Objective: To compare the risk factors for diabetes in children of two different socioeconomic status. Design: A cross-sectional analytical study. Place and duration of study: Visits to one government (low income) and two private (middle income) schools of Karachi in 1999 and 2000. Patients and methods: A total of 260 children; 157 children (mean age 12.10 ± 4 years) from low-income group and 103 children (mean age 10.6 ± 0.9 years) from middle-income group were surveyed. Data of physical fitness score (PFS) and BMI was calculated. Dietary records were taken by 24 hours self-reported diet recall charts of two weekdays. Knowledge about health was obtained by a questionnaire given to children and mothers. Results: A significant difference was found in the mean age of low-income and middle-income groups (p-value < 0.001). Significant association was seen in low-income group compared to middle-income group on the basis of TV viewing (p-value = 0.04). BMI (p-value = 0.011) and positive family history of diabetes (p-value < 0.001). Forty-seven percent (n=74) of children from low-income group while 51% (n=53) of middle-income group had poor knowledge about health. The children in both the groups also consumed inadequate amount of calories, the diet being poor in fruit, vegetables and milk and high in the fat content. Conclusion: Although children in both the groups had increased risk factors for diabetes the difference between the two socioeconomic groups was significant in terms of middle-income children having more risk. Thus, changes in lifestyle and behaviour including diet is needed in this high risk group to prevent future generations from developing diabetes.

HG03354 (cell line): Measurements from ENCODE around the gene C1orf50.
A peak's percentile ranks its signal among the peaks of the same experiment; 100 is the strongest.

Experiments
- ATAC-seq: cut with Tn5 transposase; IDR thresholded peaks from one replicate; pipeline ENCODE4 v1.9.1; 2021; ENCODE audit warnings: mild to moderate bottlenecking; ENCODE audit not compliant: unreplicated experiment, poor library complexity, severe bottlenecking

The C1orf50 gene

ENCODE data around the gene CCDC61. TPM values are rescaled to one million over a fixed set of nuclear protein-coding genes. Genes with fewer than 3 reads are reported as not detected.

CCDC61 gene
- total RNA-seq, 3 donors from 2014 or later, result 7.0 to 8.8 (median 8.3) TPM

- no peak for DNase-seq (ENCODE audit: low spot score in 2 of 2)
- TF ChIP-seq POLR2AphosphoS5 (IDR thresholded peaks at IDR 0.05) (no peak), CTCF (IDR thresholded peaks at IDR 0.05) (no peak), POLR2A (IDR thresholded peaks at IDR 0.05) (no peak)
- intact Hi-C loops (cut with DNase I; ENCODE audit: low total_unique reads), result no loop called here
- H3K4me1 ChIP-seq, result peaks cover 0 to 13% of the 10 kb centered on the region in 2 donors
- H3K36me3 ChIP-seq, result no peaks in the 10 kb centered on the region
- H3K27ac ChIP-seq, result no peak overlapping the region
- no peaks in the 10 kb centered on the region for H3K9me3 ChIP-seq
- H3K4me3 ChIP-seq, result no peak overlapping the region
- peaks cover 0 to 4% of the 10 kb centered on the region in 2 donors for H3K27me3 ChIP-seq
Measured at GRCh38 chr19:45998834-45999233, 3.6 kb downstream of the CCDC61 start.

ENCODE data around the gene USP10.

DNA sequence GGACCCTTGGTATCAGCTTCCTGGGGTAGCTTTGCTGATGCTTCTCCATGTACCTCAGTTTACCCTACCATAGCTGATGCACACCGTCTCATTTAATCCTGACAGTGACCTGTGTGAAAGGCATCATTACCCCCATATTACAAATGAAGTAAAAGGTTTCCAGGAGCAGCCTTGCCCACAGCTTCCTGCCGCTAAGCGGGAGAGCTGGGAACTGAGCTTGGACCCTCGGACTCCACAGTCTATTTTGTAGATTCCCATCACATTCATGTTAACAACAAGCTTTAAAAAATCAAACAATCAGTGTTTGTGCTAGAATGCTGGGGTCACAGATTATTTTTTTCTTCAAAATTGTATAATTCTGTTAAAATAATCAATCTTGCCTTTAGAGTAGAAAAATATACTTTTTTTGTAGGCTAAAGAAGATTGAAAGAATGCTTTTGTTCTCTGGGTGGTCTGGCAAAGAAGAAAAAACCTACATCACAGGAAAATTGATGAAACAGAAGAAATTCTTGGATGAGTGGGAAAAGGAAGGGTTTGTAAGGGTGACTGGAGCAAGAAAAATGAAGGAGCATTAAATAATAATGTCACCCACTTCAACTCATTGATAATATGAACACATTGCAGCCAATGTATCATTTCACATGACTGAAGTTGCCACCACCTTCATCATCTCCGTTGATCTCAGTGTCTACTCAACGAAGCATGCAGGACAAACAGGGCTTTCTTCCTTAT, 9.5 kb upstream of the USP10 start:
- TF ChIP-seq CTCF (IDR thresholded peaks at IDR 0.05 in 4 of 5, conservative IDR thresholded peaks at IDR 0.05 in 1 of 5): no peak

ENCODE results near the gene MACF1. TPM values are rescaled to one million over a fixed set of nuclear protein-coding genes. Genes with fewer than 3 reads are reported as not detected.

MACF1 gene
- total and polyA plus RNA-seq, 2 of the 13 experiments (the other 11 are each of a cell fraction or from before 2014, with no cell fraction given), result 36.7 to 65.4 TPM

|Number of pages||4|
|Journal||Journal of the College of Physicians and Surgeons--Pakistan : JCPSP|
|Publication status||Published - Feb 2005|
- Family history
- Physical activity
- Risk factors